Scala Continuous Testing with sbt

I’ve recently had occasion to start an open source project, and the correct tool for the job appears to be Scala.

So far the project is going well, but the pain has been around the build and IDE support for rapid and convenient development in Scala. Although all three of the major IDEs I’ve worked with recently (Eclipse, IntelliJ IDEA and Netbeans) have plugins for Scala, they are all early releases, and have various degrees of pain associated with them.

I ended up using Netbeans for editing and as a subversion client, then building with Maven when I wanted to compile and/or run tests. Calling Maven from within Netbeans to build a Scala project is still a bit creaky, so I was doing it from a terminal window directly.

This is very inconvenient, for a number of reasons. First, I’m working in a Behaviour-Driven Development mode, using specs as my BDD framework. This means I first write a specification in specs, see it fail, then write the code necessary to make it pass, then write (or extend) the next specification for the next behaviour I want, and so forth.

When I want to run a test, I had to flip to a command window, issue a Maven command to build and select the specified test to run, something like this:

mvn -Dtest=foo test

In order to make this work I had to declare my specs as JUnit tests (with the @Test annotation), even though they don’t use anything else from JUnit. This felt like a bit of a hack, albeit a useful one. Another pain point was the startup time for Maven (although I understand there’s a “console” plugin for Maven as well that can perhaps reduce this particular pain).

As I like to tinker with new stuff, I thought I’d make a departure from Maven and give sbt a try. Sbt is a build tool written in Scala that supports building both Scala and Java (and mixed) projects in a very simple way. Unlike Ant, there’s no up-front pain to write a build script, though, as sbt can make reasonable assumptions (which you can override) about where to find your classes and libraries, so you hit the ground running.

In literally seconds I was up and running after following the install instructions on the sbt site. After a bit of experimenting I found the “console” mode in sbt, where you launch sbt and leave it running.

Once in console mode you can either just type “test” every time you want to build and run all tests, or be more selective, and run only the tests that failed last time, or just a single specified test, if you’re working on just one feature. Any of these operations are fast – mostly because sbt is already loaded and running, but also because sbt does a bit less work then Maven does on every build.

Although sbt can be configured to work in conjunction with Ivy or Maven repositories, you can also just drop your dependency libs in to “lib” directory in your project. For open source this is rather nice, as it saves the user of the project the trouble of trying to find them. Even supplying a Maven pom that specifies the repositories from which to download your dependencies is not a guarantee, as repositories change over time. Many is the time I’ve gone to download a dependency (or rather, Maven has gone to do it for me), only to find it’s not where it used to be, is a different name or version, or some other problem causes my build to fail. Like Ant, sbt can avoid this problem by keeping dependencies locally. Unlike Ant, it can also go get the dependencies the first time for you from the same repositories Maven uses – perhaps giving you the best of both words in some situations.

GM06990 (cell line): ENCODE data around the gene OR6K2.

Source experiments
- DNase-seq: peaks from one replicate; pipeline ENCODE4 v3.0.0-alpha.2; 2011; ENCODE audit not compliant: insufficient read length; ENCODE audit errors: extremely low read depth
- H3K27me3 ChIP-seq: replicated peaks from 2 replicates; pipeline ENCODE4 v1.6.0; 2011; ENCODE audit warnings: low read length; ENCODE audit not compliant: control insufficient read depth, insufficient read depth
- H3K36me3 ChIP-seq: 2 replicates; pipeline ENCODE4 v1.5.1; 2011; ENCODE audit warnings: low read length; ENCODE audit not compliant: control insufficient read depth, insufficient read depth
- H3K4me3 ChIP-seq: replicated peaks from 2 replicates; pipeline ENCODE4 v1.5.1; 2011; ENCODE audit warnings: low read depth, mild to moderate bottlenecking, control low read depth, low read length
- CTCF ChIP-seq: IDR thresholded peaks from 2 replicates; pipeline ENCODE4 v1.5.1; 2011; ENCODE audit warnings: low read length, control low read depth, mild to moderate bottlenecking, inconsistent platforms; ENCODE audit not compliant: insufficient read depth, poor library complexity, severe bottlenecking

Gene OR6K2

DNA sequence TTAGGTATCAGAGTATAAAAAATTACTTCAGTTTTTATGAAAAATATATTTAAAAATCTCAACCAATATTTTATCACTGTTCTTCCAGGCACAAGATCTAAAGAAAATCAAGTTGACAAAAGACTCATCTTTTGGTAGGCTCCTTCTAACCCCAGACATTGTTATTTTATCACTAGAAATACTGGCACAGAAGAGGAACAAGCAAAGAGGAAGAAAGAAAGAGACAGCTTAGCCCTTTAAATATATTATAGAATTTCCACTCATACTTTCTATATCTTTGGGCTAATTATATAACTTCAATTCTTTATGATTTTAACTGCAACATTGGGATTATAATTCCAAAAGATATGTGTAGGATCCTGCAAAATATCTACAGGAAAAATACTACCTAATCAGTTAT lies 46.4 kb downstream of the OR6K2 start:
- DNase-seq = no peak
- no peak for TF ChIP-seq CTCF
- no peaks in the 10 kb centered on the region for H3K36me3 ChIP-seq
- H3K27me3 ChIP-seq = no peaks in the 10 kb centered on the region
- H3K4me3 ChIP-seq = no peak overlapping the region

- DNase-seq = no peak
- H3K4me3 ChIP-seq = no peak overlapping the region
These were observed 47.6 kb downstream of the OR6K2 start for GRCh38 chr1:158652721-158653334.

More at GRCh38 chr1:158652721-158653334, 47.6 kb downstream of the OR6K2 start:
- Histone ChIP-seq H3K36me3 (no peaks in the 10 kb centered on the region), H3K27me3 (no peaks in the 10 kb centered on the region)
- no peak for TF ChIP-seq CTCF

Even more interesting was the command

~ test

Which runs all the tests, then waits for any source code to change (test or main code). When it sees a change, it runs all the tests again (after compiling the changes, of course). Poor mans continuous testing icon smile Scala Continuous Testing with sbt

Wait, it gets even awesomer! When you say

~ test SomeTest

sbt will wait for any changes, then run just the specified test. This is ideal when you know you’re only working on a specific set of functionality (and therefore affecting only a single test). When sbt is waiting, you can just hit any key to return to the interactive mode, so it’s easy to change it from one of these modes to another.

Other commands in sbt are also very familiar and quick, such as “compile”, which does exactly as you’d expect from the name. “Package” is another good one – it produces a jar artifact, just like the Maven command of the same name. I haven’t yet tried it’s deploy mechanisms properly, but early results look promising.

I also like the “console” command, which runs the Scala command-line console, but with your project on the classpath, along with all it’s dependencies. This lets you do ad-hoc statements quickly and easily, and see the results right away. When you’re not sure what’s going on with a failing spec, I’ve found this mode very helpful to experiment. Scala is such an expressive language, I can write a quick experiment in one or two lines of code, see the result (as the Scala console also evaluates expressions by default), and go back to coding and testing, all without re-starting sbt. Quite nice, and somewhat reminiscent of the similar functionality in Rails and “irb” (and JRuby’s equivilant, Jirb).

There are many other things I’ve found about sbt that I like so far, but those are topics for another post later on….

Principles and Practices

Tired of the Software Development Grind? Know it can be done better? Check out my book: Principles and Practices of Software Craftsmanship or sign up for my Craftsmanship Dispatches newsletter.

Published: July 13 2009

  • tags: